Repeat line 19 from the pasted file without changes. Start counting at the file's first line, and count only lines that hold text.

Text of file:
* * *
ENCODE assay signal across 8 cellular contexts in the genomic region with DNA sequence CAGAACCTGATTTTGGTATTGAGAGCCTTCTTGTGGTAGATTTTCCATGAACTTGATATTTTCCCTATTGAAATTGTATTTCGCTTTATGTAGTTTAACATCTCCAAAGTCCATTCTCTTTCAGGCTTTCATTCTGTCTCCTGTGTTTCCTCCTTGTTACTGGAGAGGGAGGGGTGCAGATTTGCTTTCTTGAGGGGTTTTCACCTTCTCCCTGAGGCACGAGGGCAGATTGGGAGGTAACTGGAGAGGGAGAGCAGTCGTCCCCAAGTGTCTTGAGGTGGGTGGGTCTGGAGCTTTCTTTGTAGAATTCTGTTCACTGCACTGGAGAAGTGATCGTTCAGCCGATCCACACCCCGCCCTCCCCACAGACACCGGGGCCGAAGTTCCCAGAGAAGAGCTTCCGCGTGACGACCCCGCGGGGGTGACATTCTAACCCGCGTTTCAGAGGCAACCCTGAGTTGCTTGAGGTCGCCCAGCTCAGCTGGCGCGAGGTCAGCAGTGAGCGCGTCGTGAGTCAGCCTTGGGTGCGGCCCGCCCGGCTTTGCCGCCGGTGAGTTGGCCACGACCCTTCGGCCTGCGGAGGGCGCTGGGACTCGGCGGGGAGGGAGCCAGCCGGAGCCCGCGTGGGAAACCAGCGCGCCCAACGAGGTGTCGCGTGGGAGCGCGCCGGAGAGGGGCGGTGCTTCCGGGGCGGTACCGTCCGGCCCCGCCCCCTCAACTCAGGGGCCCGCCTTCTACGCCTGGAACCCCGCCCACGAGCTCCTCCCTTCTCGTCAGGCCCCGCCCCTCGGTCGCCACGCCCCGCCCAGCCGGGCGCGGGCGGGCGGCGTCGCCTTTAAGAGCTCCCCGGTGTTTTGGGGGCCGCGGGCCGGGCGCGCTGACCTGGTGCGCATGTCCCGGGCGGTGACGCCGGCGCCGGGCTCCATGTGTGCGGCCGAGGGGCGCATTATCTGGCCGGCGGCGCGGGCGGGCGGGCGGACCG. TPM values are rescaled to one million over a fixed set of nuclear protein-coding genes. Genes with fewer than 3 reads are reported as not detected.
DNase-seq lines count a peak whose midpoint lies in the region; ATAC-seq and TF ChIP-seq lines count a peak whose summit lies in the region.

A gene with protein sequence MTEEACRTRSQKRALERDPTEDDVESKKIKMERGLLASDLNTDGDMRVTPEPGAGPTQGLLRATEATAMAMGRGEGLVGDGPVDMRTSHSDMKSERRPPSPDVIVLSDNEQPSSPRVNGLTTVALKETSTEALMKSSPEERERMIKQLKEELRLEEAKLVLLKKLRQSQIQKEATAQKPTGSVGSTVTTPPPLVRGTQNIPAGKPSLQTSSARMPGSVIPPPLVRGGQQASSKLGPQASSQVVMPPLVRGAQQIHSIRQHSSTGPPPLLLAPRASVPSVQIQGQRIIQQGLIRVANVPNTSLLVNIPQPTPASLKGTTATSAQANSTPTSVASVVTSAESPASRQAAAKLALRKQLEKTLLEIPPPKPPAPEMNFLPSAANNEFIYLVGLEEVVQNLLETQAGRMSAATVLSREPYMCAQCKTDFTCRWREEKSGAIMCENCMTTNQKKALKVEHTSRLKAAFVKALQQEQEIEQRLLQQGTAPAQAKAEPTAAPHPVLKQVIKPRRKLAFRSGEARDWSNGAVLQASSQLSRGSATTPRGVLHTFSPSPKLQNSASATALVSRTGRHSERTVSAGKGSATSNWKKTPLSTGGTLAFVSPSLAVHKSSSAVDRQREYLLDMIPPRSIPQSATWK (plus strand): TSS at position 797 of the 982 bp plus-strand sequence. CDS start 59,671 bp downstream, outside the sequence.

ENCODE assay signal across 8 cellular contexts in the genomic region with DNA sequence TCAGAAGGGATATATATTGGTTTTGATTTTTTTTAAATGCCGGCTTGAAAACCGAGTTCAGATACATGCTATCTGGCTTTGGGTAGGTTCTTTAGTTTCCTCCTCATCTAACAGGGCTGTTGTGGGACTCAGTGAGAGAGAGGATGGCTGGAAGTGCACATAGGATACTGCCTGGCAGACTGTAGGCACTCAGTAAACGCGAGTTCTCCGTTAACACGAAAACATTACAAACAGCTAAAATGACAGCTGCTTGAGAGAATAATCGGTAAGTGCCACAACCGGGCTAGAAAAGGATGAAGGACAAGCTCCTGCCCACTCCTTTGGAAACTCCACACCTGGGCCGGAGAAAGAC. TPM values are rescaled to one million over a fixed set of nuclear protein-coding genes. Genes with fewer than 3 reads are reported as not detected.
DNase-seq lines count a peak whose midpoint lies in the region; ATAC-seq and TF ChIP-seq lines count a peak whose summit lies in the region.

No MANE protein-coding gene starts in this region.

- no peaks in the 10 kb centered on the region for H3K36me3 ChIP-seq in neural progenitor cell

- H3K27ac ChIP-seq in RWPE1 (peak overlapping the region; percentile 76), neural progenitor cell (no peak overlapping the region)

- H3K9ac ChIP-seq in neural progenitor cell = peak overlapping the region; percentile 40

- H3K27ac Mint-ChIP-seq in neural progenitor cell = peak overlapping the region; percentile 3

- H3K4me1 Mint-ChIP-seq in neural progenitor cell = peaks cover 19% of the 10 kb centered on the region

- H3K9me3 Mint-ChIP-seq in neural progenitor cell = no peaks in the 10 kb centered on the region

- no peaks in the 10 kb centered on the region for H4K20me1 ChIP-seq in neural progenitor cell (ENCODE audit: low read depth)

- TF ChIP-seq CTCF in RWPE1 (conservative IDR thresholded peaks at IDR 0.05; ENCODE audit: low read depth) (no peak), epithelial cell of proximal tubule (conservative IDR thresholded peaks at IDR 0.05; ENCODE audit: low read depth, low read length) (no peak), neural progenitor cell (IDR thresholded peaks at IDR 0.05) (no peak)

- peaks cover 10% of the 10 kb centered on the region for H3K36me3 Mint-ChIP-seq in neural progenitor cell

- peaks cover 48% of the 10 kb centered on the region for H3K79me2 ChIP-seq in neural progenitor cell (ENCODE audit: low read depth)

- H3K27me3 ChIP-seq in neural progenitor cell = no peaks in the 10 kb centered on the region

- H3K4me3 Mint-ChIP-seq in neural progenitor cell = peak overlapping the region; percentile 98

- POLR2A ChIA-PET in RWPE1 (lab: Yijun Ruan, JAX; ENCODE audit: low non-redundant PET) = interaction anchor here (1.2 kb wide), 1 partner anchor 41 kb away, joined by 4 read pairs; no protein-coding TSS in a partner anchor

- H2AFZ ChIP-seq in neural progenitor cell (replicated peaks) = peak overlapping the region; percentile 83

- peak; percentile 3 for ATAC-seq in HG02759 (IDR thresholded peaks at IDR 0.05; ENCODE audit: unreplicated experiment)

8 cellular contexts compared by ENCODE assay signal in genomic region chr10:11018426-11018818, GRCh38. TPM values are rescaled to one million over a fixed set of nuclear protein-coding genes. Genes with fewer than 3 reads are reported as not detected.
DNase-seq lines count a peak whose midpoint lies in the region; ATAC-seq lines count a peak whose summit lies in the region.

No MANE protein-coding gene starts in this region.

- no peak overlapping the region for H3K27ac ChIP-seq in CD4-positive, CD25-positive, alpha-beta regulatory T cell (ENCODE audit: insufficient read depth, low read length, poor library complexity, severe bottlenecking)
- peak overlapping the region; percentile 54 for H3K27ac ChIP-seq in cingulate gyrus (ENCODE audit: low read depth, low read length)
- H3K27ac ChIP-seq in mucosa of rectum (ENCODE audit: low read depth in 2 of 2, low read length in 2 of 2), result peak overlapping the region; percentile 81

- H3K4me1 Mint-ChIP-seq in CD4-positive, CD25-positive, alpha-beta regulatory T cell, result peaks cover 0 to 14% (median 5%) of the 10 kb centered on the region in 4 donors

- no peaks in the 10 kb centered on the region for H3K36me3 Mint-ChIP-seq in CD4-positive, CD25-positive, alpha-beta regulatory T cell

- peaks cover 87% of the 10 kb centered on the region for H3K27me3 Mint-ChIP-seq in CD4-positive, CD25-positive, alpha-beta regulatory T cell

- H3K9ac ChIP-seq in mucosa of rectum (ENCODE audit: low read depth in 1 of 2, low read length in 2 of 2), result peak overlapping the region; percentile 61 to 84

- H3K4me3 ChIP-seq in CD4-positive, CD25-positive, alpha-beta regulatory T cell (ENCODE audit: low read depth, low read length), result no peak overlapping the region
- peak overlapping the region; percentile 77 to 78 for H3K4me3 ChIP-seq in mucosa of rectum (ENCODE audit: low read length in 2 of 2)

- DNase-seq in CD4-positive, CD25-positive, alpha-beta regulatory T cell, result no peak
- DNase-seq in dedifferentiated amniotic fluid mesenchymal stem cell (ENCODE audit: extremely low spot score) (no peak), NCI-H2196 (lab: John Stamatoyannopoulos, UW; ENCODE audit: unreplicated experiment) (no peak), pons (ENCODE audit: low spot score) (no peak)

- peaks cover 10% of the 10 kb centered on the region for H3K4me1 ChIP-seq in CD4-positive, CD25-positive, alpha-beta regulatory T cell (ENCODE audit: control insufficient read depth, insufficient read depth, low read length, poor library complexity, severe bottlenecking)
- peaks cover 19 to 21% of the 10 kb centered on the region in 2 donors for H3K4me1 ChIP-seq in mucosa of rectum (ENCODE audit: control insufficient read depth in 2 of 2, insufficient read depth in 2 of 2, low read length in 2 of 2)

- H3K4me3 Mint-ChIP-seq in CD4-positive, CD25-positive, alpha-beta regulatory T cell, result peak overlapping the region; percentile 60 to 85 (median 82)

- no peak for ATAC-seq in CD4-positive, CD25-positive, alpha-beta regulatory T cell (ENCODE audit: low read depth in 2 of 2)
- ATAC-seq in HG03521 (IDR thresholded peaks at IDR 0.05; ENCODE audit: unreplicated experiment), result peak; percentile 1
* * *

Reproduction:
- POLR2A ChIA-PET in RWPE1 (lab: Yijun Ruan, JAX; ENCODE audit: low non-redundant PET) = interaction anchor here (1.2 kb wide), 1 partner anchor 41 kb away, joined by 4 read pairs; no protein-coding TSS in a partner anchor